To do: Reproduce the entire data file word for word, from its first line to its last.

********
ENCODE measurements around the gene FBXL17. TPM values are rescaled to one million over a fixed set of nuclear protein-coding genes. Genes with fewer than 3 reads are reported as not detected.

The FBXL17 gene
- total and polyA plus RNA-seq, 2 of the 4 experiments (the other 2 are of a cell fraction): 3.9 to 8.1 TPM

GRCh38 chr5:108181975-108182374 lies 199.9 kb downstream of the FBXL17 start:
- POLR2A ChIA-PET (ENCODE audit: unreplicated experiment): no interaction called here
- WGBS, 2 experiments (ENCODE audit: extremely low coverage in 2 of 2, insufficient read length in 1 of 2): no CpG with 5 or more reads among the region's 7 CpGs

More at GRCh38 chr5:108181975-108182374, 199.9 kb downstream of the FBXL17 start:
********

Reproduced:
ENCODE measurements around the gene FBXL17. TPM values are rescaled to one million over a fixed set of nuclear protein-coding genes. Genes with fewer than 3 reads are reported as not detected.

The FBXL17 gene
- total and polyA plus RNA-seq, 2 of the 4 experiments (the other 2 are of a cell fraction): 3.9 to 8.1 TPM

GRCh38 chr5:108181975-108182374 lies 199.9 kb downstream of the FBXL17 start:
- POLR2A ChIA-PET (ENCODE audit: unreplicated experiment): no interaction called here
- WGBS, 2 experiments (ENCODE audit: extremely low coverage in 2 of 2, insufficient read length in 1 of 2): no CpG with 5 or more reads among the region's 7 CpGs

More at GRCh38 chr5:108181975-108182374, 199.9 kb downstream of the FBXL17 start: